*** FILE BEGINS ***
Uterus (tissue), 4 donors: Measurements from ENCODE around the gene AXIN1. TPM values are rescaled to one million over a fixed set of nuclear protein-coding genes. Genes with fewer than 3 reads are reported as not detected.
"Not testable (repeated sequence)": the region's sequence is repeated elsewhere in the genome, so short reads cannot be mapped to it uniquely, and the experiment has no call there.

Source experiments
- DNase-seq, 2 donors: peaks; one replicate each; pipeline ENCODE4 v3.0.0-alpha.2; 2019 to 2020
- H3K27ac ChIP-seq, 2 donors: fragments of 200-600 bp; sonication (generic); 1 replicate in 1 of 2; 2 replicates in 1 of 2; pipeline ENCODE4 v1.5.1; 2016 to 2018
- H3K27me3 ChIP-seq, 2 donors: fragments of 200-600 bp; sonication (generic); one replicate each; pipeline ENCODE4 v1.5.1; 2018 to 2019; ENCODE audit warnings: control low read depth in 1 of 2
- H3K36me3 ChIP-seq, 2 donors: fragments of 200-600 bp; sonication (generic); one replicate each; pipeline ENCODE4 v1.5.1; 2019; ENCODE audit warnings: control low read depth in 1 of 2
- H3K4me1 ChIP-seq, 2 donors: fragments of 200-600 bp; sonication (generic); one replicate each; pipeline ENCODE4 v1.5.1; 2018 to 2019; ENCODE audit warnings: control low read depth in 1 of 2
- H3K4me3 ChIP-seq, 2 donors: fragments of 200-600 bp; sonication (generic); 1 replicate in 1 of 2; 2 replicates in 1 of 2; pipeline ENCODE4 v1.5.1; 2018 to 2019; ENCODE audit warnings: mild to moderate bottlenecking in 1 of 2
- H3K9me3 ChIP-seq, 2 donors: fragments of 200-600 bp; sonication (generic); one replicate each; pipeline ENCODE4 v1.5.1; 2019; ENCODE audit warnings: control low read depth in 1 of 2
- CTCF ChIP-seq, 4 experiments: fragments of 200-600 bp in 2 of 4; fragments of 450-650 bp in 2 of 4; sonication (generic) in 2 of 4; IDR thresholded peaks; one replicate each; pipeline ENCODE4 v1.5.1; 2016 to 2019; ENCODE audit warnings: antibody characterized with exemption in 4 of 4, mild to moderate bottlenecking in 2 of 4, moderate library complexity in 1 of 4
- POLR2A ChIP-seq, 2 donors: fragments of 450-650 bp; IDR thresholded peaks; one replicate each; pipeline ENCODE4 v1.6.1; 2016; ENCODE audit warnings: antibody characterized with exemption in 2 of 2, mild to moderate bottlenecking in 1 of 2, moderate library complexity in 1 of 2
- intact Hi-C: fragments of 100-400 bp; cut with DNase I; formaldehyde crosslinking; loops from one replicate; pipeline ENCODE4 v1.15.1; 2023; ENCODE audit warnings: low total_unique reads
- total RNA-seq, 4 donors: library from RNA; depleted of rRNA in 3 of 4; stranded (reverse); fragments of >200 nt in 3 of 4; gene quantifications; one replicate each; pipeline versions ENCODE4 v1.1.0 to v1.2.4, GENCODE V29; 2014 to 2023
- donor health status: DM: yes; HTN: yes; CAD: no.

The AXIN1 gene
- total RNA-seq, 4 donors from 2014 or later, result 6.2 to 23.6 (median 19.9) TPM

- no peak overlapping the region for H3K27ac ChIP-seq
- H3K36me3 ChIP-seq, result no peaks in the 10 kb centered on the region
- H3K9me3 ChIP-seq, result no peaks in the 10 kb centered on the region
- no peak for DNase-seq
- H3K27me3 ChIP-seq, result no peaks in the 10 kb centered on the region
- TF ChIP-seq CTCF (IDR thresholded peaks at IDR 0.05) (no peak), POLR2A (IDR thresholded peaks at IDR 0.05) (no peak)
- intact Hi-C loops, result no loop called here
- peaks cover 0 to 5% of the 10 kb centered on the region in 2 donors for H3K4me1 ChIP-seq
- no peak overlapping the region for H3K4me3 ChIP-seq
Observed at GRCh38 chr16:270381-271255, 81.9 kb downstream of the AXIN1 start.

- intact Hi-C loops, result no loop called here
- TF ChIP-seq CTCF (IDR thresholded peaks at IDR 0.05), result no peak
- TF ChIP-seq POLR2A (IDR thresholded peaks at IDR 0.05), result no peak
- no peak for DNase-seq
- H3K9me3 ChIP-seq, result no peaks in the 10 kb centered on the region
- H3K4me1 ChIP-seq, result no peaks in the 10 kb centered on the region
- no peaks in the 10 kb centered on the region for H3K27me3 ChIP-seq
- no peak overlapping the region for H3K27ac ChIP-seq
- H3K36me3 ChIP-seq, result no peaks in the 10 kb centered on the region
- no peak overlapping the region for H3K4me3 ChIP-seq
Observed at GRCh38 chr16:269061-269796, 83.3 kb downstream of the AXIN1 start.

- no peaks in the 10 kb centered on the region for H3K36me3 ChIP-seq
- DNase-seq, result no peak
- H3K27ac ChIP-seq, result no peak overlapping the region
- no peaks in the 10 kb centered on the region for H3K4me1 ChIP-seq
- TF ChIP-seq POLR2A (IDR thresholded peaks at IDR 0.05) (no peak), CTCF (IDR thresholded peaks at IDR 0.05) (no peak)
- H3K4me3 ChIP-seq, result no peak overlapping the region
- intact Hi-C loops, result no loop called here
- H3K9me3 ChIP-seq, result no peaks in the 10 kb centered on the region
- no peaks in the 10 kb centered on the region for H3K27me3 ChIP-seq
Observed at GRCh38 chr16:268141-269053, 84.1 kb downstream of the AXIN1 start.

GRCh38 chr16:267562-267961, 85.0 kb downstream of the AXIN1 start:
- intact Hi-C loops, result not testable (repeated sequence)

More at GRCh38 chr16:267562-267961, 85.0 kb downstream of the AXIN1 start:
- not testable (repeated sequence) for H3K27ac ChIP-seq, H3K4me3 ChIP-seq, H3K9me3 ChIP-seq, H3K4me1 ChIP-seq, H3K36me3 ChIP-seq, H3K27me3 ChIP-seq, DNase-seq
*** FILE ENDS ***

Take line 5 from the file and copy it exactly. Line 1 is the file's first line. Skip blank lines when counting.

- H3K27ac ChIP-seq, 2 donors: fragments of 200-600 bp; sonication (generic); 1 replicate in 1 of 2; 2 replicates in 1 of 2; pipeline ENCODE4 v1.5.1; 2016 to 2018